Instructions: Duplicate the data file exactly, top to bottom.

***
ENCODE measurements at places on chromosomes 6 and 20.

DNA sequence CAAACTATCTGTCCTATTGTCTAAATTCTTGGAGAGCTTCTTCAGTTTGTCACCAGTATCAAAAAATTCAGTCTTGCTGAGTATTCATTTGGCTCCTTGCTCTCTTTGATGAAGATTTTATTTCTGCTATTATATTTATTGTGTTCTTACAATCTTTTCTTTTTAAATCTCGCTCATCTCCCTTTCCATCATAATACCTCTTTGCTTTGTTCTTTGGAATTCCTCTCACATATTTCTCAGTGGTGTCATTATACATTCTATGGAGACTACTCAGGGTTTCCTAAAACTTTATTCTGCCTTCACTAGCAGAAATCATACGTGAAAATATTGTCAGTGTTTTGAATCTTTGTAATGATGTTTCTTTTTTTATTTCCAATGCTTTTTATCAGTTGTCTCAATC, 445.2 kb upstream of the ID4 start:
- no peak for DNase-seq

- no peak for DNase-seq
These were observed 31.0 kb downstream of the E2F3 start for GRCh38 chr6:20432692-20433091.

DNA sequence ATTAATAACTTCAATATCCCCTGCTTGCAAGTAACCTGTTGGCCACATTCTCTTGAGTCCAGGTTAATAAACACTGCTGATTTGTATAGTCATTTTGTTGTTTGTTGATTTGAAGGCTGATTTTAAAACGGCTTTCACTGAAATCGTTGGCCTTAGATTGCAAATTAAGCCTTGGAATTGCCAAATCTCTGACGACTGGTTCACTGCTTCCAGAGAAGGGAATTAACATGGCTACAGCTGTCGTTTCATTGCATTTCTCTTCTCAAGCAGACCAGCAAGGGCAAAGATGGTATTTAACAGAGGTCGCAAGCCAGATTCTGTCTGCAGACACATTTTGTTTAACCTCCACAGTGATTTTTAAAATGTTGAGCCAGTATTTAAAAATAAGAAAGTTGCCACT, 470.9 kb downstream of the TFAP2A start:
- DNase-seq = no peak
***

ENCODE measurements at places on chromosomes 6 and 20.

DNA sequence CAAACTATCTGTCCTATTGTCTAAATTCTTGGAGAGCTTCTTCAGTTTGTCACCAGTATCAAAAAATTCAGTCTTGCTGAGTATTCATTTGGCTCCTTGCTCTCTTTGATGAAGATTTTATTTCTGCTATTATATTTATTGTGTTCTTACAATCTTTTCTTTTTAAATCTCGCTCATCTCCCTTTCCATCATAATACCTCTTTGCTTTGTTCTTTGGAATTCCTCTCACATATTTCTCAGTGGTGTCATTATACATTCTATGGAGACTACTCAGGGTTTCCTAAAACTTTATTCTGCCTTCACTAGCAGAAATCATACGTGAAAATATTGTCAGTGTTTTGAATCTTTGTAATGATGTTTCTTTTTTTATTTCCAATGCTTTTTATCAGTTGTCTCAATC, 445.2 kb upstream of the ID4 start:
- no peak for DNase-seq

- no peak for DNase-seq
These were observed 31.0 kb downstream of the E2F3 start for GRCh38 chr6:20432692-20433091.

DNA sequence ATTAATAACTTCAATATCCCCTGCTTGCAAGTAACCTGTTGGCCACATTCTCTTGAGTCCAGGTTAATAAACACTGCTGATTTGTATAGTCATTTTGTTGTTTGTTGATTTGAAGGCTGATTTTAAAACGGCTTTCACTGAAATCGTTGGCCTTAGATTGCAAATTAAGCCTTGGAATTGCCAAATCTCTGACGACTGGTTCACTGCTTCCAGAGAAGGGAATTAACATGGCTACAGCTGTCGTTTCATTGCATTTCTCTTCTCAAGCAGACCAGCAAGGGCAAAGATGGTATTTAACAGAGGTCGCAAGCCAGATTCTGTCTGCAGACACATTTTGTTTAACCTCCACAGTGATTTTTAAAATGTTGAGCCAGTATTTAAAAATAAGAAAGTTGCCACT, 470.9 kb downstream of the TFAP2A start:
- DNase-seq = no peak